Nurse Electives for Medical Students in Africa
We’re committed to making sure we’re doing good medical work at each of our sites.
We chatted with one of our medical volunteers, Rosie, who has volunteered three times with us in Ghana as part of our medical elective in Africa.
We cover, Common health problems in rural areas, treatment paths, outreach programmes and reaching patients in the wider community. As well as, education around symptom diagnosis and cultural challenges around sickness/illness.
Challenges in Healthcare in Rural Africa
The most common issues facing Ghanaians, especially children, are;
- Treatment of open wounds
It is believed that the seizures are a result of malnourishment, inflicted by consuming either too much or too little sodium in one’s diet. The staff at the clinic are quite knowledgeable on how to handle these issues.
However, these seem to be the only issues they are knowledgeable on. Since these are the ailments that clinic workers have been trained to treat, these are what they treat patients for, regardless of their actual ailment. This can lead to ineffective treatment of certain patients.
Community Healthcare Outreach
One of the biggest issues facing the clinic is community member’s hesitancy to go to the clinic.
This a result of multiple factors, two of the largest being;
- High prices of treatment
- Negative cultural attitude towards illness
To confront this problem, the clinic has begun going into the village to try and reach out to community members. Moving into the communities and making healthcare more accessible may encourage more people to seek out medical attention when it’s needed.
In addition to raising awareness of symptoms and signs of illness, many residents are not aware of basic preventative measures that could help stop illness before it starts.
‘Many people in Ghana get sick and remain sick due to a general lack of education regarding healthcare.’
Medical Electives; Health Education
- Most people are not taught what symptoms to look for when they become sick, so they do not realise what is actually wrong with them.
- They can also misjudge or misinterpret things that are more serious than they may appear. For example, there was a young boy that Rosie worked with that got a terrible case of Malaria that was diagnosed much later than it should have been. Why? Because the boy was new to the village and people thought he was just sulking, so they did not bring him into the clinic.
- Making people aware of symptoms will help them better spot illnesses and seek out medical care for themselves and others.
Anything from teaching children how to properly use malaria nets and giving them the right equipment to set them up, to teaching people how to properly dress minor wounds to avoid infection can prevent a huge number of illnesses and potentially deaths. This education needs to be shared not only with children, but with parents as well.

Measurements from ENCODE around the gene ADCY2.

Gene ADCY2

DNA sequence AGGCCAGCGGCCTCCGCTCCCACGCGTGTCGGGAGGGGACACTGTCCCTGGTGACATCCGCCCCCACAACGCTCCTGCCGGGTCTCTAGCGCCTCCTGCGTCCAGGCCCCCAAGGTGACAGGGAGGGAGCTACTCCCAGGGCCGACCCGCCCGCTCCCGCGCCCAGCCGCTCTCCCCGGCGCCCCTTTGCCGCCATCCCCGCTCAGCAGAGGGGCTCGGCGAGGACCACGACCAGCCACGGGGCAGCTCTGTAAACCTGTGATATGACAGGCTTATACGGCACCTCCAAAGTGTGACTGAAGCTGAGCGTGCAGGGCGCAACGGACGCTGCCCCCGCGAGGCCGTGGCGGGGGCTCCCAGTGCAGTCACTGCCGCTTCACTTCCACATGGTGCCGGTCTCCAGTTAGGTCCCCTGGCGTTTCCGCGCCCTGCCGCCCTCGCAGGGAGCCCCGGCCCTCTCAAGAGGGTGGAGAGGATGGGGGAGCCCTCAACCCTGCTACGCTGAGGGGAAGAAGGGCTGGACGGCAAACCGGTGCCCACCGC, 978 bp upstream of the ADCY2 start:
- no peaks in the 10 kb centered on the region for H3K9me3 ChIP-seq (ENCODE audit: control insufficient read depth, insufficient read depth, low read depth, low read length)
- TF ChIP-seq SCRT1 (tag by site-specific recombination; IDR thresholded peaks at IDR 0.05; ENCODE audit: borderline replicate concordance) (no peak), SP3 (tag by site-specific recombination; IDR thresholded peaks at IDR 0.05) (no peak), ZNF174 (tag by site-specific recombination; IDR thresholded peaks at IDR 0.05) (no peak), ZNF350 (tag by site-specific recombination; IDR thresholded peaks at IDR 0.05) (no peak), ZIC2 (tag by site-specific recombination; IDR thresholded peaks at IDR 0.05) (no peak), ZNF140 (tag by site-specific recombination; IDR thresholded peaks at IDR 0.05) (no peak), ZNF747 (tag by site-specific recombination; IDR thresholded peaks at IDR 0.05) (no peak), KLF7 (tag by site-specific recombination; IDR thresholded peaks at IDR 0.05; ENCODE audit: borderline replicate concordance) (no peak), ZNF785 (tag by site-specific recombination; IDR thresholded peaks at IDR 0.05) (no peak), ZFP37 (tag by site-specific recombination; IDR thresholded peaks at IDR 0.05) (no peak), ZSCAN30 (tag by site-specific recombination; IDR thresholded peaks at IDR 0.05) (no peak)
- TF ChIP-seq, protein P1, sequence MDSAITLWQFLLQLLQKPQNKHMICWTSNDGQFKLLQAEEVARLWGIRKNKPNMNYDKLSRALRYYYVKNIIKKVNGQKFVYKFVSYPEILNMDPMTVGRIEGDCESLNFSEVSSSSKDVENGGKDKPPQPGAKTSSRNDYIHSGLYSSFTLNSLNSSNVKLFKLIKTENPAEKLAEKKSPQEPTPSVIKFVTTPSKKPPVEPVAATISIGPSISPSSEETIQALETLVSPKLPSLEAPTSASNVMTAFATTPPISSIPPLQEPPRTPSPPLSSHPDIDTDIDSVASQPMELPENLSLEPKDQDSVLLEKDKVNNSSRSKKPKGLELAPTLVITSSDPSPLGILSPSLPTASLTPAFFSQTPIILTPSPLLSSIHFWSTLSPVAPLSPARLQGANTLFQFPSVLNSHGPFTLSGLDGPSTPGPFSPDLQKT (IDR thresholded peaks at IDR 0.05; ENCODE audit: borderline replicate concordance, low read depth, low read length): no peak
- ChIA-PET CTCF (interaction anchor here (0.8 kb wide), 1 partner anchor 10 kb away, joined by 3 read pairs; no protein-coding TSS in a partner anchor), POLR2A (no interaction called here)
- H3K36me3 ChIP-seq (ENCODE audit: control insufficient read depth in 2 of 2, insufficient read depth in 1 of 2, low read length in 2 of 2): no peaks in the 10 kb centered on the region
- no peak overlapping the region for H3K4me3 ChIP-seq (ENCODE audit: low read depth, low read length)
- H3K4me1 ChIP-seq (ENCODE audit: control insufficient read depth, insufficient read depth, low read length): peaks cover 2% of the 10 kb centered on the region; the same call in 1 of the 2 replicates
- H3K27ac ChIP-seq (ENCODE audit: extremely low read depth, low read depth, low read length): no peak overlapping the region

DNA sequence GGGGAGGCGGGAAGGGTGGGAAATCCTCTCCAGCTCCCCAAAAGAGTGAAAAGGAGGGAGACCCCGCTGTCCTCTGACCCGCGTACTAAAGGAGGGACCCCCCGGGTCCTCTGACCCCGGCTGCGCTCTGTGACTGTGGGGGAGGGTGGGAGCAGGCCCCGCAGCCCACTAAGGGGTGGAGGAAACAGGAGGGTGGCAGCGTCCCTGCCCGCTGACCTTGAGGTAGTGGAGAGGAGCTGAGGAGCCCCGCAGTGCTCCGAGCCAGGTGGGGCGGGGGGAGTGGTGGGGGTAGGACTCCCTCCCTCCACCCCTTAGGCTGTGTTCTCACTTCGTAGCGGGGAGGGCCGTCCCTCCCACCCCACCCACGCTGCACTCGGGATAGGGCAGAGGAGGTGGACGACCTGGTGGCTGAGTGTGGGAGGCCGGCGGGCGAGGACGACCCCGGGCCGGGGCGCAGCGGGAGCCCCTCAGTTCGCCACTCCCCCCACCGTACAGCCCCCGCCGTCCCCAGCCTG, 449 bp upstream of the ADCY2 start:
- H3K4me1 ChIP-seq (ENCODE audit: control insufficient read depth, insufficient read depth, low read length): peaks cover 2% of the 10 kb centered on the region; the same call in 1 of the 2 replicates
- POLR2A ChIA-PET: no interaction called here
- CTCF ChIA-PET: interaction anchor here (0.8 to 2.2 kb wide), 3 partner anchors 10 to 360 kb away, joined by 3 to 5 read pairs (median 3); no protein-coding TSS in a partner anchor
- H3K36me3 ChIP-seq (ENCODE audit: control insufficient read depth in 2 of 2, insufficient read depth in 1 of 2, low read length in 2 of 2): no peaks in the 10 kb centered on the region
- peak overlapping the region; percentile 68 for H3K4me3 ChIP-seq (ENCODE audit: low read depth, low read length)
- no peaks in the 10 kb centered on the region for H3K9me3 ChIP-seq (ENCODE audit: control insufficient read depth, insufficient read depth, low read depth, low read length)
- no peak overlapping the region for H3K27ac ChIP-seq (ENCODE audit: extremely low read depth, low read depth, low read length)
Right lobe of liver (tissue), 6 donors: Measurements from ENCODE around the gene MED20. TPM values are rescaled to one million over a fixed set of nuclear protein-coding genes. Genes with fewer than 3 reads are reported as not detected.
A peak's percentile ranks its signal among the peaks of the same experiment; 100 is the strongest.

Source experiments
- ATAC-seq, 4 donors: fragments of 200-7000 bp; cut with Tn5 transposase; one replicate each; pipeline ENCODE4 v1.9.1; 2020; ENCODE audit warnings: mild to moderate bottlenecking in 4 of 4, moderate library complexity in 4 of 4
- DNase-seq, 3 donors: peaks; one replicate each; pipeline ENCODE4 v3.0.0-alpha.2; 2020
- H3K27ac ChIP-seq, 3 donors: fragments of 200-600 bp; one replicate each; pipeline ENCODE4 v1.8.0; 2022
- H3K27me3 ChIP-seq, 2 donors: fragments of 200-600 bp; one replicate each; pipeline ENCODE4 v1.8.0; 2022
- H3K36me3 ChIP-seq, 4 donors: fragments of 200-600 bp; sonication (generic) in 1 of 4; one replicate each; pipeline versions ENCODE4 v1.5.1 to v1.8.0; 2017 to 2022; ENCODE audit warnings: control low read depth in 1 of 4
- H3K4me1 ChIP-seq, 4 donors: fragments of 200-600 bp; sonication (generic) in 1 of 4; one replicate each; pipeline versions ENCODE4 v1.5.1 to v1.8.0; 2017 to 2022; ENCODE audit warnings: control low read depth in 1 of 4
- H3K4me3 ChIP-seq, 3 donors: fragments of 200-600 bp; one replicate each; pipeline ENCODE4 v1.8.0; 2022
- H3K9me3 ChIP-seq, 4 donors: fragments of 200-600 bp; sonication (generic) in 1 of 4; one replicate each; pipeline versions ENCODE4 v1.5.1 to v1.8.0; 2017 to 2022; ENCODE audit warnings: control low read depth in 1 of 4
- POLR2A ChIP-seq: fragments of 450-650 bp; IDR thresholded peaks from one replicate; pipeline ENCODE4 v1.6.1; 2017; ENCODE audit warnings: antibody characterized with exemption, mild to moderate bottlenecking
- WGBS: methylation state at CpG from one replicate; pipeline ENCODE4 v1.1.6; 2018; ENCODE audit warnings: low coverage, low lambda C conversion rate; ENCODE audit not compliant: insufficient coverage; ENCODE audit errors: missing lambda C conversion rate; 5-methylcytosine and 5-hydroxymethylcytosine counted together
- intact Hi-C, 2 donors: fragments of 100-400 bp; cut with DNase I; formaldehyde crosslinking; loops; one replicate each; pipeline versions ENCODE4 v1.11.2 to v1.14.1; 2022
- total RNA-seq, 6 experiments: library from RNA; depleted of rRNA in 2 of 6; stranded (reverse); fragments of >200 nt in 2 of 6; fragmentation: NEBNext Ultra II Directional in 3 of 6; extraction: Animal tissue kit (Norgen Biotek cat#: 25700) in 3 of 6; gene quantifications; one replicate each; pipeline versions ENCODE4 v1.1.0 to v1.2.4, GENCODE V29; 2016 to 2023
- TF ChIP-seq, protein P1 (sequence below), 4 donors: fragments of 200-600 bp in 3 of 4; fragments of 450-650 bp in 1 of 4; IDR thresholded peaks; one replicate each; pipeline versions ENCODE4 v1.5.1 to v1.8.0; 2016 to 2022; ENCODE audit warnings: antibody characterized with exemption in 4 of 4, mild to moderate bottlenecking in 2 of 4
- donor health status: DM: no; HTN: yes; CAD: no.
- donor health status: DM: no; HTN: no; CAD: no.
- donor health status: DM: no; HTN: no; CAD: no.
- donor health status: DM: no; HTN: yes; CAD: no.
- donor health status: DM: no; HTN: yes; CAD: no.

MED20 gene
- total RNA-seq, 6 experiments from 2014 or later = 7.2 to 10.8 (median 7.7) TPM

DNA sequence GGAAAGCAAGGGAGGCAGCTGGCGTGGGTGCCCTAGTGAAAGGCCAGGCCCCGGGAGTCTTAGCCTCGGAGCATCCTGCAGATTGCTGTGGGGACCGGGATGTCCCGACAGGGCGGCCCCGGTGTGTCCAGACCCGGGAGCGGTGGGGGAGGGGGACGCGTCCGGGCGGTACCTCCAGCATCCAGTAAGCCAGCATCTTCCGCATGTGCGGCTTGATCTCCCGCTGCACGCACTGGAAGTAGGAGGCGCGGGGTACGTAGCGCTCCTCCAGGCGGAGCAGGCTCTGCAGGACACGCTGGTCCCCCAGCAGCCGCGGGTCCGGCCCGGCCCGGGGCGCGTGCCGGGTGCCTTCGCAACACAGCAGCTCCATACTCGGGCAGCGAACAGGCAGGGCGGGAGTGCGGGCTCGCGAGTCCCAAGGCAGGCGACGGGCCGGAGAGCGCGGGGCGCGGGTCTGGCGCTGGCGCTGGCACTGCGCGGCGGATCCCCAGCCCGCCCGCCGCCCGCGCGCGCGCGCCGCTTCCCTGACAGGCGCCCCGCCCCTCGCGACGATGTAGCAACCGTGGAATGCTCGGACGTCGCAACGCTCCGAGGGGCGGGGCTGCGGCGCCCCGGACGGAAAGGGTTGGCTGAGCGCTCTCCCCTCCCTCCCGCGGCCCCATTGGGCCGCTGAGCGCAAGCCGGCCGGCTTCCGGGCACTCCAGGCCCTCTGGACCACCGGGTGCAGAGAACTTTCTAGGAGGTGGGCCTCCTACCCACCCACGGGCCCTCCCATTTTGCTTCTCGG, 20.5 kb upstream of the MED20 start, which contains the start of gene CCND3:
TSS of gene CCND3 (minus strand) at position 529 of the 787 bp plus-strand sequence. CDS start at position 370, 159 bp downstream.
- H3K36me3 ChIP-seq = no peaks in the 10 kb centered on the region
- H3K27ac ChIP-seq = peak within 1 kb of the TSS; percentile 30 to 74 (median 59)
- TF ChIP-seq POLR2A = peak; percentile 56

Medical Electives; Equality challenges
There is often also unequal treatment of patients due to varying degrees of resources and training.
Different nurses and doctors come equipped with different skills and different tools, meaning the treatment one resident receives may be completely different than the treatment someone else with the same affliction receives.
Culture Shock on Your Elective Placement
In addition to a lack of education about illness, many residents of Ghana also have negative cultural attitudes in regards to illness or poor health.
Admitting illness can often be construed as a sign of weakness in Ghanaian society, preventing people from seeking medical care when they very often need it.
They have a much more relaxed attitude towards illness and injury, meaning they often don’t come in until symptoms are life threatening and could have been treated much sooner when they were less
“Education is key in all areas of healthcare, from basic hygiene to sexual health awareness, and it would be extremely beneficial to provide this kind of education for the citizens. Developing some type of medical education programme that would provide this education is crucial to improving healthcare in Ghana.”
It would also be beneficial for healthcare professionals to better explain treatments to their patients. Currently, many doctors and nurses work without explaining to the patient what they are doing or why. By explaining their work, teaching their patients the effects of their work, and teaching them preventative care, their work could have a much more lasting and impactful effect.
With this also comes teaching people that it is alright to seek out help if they need it. As mentioned earlier, there is an overriding attitude in Ghana that being sick or injured is a sign of weakness. By teaching people the realities of sickness and encouraging people to seek help if and when they need it, doctors and nurses will be able to treat people as soon as possible, greatly increasing chances of recovery or even survival.
For now, we will do our best to ensure that the citizens are provided with the best healthcare available. We will continue sending passionate, able volunteers to Ghana to work on continuously improving the clinic and overall medical care in the area. From this we will be able to continue to better healthcare in Ghana.
WANT TO JOIN US ON ONE OF OUR MEDICAL NURSE ELECTIVES?
Would you like to Volunteer with us on our medical elective placements or know more?
You can read more about Vocational Impact here.
Questions? Would you like to participate? That’s great – feel free to email us or call/whatsapp us on: +44 (0) 7704 129 816
Alternatively, send us a request for more info to begin the process of volunteering, and we’ll be in touch with more details!